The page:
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Buffy The Vampire SlayerBuffy 7x17 Lies My Parents Told Me - Review
Thursday 27 March 2003, by Webmaster
Uh-oh. The Scoobies find out parents aren’t perfect. Buffy, Spike, and others learns some life lessons, says Rachel Lovinger, despite a few flaws in the storytelling
’’Buffy’’’s creator, Joss Whedon, has been quoted as saying that the theme of the sixth season was ’’growing up’’ — which still seems to apply to this seventh-season episode, when members of the Sunnydale crew learn that evenadults have their childish setbacks to overcome. Could there be a more profound Rite of Passage than the moment when grown people realize that their parents aren’t always the shining beacons of Truth, Strength, and Wisdom that they seemed to be?
Hitting the right theme, however, doesn’t always make for a perfect episode. There’s a lot of witty dialogue to keep things moving, some intense drama, and some amusing flashbacks to ’’William the Bloody Awful Poet.’’ But there are a lot of contradictions too. Sure, William was a mama’s boy when he was alive, but that doesn’t explain why he’d continue to feel human attachment to her even after becoming a creature of the night. How can a monster also be such a ’’limp, sentimental fool’’? And of course Giles is going to be concerned about the risk of having unstable Spike on his team. But is that enough to make Giles conspire to distract Buffy while Principal Wood enacts his selfish and self-righteous revenge fantasy?
And what about Buffy? Spike may be her ’’strongest warrior,’’ and she may even still be in love with him, but if she’s now willing to sacrifice any one of her friends in the line of battle, she must accept the fact that Spike could be one of the casualties. It’s clear, though, that she’d prefer to alienate Giles and let Wood die. Difficult decisions are called for, but this is not the choice that Giles expects her to make.
If you overlook the slightly artificial side of these conflicts, however, they ultimately support the main point of an episode that’s fittingly titled ’’Lies My Parents Told Me.’’ For instance, Spike realizes that it was a demon wearing his mother’s form who uttered the hateful words that have been haunting him. So, after all, it never was a reflection of how his real mother felt. He, in turn, forces Wood to recognize that his mother, Nikki the Vampire Slayer, was a loner who couldn’t love him enough to choose him over her mission. In fact, Wood had been trying all his life to avenge the loss of a mother who was never really there for him. Harsh. And Buffy, in sharp contrast to her reaction when Giles first took off for England, finally acknowledges that she can no longer live in the shadow of her teacher/father figure. To allow herself to be a more effective team leader she contradicts him, overrules him, and literally shuts him out.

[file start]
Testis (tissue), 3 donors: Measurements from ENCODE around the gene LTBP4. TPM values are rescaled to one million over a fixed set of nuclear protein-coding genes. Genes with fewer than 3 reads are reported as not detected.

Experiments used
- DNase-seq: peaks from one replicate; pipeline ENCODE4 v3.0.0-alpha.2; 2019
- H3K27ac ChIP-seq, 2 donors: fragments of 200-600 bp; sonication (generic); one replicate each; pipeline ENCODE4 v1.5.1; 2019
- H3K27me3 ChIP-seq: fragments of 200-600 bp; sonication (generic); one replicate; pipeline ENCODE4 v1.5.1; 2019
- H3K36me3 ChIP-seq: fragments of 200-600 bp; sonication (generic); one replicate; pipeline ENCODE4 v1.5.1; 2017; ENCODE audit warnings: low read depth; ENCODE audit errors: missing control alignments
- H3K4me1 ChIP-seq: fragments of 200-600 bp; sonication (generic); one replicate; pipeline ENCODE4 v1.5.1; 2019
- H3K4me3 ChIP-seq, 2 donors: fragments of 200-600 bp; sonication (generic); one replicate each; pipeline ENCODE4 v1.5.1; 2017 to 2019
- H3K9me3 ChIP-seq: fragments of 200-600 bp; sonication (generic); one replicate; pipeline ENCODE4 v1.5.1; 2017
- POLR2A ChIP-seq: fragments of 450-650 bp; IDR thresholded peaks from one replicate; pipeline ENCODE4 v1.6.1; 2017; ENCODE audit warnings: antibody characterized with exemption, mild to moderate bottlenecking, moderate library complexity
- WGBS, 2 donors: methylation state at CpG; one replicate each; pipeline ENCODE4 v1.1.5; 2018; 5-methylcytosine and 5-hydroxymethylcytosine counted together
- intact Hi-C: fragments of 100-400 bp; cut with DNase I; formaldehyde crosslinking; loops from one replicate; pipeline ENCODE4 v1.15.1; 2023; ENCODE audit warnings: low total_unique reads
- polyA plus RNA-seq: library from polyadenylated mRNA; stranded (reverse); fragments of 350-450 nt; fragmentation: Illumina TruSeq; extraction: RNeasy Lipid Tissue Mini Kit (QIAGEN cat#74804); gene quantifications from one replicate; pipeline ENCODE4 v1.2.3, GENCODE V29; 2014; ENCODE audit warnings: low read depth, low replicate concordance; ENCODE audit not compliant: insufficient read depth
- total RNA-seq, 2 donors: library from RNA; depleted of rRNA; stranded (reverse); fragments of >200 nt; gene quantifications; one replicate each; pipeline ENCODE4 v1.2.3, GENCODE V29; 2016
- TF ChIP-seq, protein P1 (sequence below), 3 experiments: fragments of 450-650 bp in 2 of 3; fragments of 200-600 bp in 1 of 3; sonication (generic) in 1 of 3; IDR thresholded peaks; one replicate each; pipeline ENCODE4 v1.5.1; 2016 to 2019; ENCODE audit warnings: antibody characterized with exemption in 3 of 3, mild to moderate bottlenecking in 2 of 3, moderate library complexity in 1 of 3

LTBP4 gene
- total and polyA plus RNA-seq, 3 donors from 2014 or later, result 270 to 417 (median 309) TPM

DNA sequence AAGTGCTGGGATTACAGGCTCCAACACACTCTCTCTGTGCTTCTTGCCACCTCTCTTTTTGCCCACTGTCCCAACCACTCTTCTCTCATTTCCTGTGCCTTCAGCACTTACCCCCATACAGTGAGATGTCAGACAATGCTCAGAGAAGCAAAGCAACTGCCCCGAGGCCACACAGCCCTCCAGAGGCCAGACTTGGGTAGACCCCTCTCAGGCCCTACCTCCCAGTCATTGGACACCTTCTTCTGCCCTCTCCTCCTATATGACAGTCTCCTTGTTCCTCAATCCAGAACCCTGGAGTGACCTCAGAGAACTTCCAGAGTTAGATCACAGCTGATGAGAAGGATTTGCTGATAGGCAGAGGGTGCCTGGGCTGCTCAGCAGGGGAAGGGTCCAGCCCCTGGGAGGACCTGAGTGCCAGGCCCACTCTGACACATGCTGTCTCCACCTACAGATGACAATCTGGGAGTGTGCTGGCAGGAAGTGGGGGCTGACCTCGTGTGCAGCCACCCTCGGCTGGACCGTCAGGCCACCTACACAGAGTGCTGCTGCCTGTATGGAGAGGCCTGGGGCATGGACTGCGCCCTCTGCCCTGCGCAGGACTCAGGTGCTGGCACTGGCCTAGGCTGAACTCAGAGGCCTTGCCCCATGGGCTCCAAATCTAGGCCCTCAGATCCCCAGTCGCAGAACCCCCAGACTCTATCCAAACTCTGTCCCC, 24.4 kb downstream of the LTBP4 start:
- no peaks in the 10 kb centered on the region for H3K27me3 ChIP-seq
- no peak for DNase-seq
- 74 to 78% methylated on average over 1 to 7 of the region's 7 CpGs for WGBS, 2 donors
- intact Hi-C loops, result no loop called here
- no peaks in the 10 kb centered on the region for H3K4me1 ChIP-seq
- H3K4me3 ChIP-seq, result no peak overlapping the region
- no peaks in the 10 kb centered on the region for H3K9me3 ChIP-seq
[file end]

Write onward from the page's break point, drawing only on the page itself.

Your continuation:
Does the recognition of the older generation’s shortcomings mean that the upstarts have it all under control? Not necessarily. But it’s now or never. Principal Wood may still turn out to be useful if he can grow up and get over the rejection he hears when a Slayer tells him — for the second time in his life — ’’The mission is what matters.’’ Meanwhile, Buffy and Spike have faced their childish insecurities and emerged on the side of adulthood.
What do you think of the episode’s lessons about growing up?
Buffy, "Lies My Parents Told Me" Peaches? Is that you?
By Sarah Kuhn March 26, 2003
I haven’t called Spike "Peaches" since season 5. Truth be told, I haven’t really enjoyed the character since s5, with a few notable exceptions ("Tabula Rasa," for example) sprinkled in here and there. And while I’m not quite ready to don my "Love’s Bitch" Fan Club beanie again, at least this episode plumbs the depths of this character in a new and intriguing way, providing for a nifty sequel of sorts to season 5’s "Fool For Love" and proving that Spike can still be an asset to the show.
In this ep, Giles offers up a device that he thinks may deactivate the trigger in Spike’s consciousness (the one Fake Odo has been making gleeful use of). Said device is a little worm thing that Wrath of Khans its way into Spike’s head and stirs up painful memories. We see him reciting shitty poetry as William, then newly-sired and courting Dru. We also learn that Spike vamped his mom - and once she became an evil creature of the night, he killed her. Meanwhile, Wood is still determined to take Spike down, and enlists Giles to the cause. While Giles distracts Buff, Wood lures Spike to his weird room full of crucifixes and prepares to kick his ass.